All of the downside but none of the upside. Another reason why we say legacy revenue share deals have to go.
YouTube and Vevo streams increased 132% last year, but revenue paid to artists only increased 15%. Make sense?
The argument over whether YouTube is paying labels and artists fairly has been intensifying for some time. But, that argument is about to reaching a boiling point following recent findings.Here’s the bombsell: Midia Research has now concluded that the revenue paid to music labels and artists halved last year relative to the number of streams. That is, dropped by 50%. This translated to a potential revenue loss of $755 million for the industry
The numbers are easy to calculate. Last year, streams on YouTube and Vevo grew 132%, but revenue to rights holders only increased by 15% within the same time period. As a result, the streaming platform’s already low per-stream royalty rate dropped from $0.002 per stream in 2014, to just $0.001 in 2015 (according to Midia).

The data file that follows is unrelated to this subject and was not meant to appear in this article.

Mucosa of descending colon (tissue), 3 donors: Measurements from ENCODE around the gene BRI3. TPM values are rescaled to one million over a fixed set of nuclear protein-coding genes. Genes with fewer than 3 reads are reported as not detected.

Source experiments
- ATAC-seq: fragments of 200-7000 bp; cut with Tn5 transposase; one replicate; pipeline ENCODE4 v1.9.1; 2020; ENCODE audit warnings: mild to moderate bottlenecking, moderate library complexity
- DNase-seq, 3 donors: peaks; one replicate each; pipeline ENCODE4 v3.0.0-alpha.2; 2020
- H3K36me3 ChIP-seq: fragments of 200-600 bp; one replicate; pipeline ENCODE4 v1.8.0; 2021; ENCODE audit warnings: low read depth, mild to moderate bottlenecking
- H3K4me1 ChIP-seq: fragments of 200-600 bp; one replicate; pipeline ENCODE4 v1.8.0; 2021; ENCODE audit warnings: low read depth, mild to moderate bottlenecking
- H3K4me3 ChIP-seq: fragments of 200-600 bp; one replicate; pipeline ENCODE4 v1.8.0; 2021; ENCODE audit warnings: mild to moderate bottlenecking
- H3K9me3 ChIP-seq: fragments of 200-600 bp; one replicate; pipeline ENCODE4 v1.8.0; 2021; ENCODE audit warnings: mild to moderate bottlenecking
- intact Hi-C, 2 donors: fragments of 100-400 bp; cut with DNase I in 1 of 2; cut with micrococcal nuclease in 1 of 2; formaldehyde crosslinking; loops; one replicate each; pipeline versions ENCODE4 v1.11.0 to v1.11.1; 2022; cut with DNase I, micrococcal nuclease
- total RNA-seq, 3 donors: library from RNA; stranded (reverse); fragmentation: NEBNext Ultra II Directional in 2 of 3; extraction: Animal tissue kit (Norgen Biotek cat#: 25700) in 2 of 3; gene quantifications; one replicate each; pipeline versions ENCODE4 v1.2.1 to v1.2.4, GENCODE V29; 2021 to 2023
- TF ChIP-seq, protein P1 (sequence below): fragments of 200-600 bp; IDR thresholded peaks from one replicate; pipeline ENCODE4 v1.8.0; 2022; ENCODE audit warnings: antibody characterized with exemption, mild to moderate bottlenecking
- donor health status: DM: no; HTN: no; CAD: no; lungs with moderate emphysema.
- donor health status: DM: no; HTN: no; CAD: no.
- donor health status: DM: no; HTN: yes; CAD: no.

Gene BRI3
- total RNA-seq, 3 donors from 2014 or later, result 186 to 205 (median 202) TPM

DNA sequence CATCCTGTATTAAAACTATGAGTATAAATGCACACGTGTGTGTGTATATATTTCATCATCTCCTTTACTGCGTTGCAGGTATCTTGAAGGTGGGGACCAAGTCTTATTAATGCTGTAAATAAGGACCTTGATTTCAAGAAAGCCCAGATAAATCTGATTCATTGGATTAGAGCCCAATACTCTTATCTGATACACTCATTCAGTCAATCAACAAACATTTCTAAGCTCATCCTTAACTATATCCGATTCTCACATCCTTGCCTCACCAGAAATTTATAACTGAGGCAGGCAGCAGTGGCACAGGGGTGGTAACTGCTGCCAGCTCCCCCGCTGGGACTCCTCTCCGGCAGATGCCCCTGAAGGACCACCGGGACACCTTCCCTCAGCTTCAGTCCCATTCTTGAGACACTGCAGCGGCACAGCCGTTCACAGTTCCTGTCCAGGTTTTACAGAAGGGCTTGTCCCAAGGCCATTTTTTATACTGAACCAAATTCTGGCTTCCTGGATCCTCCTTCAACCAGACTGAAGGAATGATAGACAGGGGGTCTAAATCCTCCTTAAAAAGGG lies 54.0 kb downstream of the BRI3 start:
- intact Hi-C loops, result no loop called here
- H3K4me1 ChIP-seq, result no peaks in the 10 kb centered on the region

Looked at from another angle: if the per-stream royalty rate had remained constant, music labels and artists would have earned double.
The discovery could provoke a massive reaction from the music industry. The main issue that artists and labels have expressed is that streaming services like Spotify and Apple Music pay rights owners a per-stream royalty rate regardless of the revenue they earn. By contrast, YouTube pays a share of their revenue. “Labels are not used to being paid based on how profitable the company is,” said Mark Mulligan, analyst at Midia Research.
So what’s going on? The reason why labels and artists are being paid less — despite a boom in streaming — is reportedly because ad prices dropped last year, which ultimately reduced ad-revenue.
The drop represents the latest face-slap from a company increasingly viewed as hostile.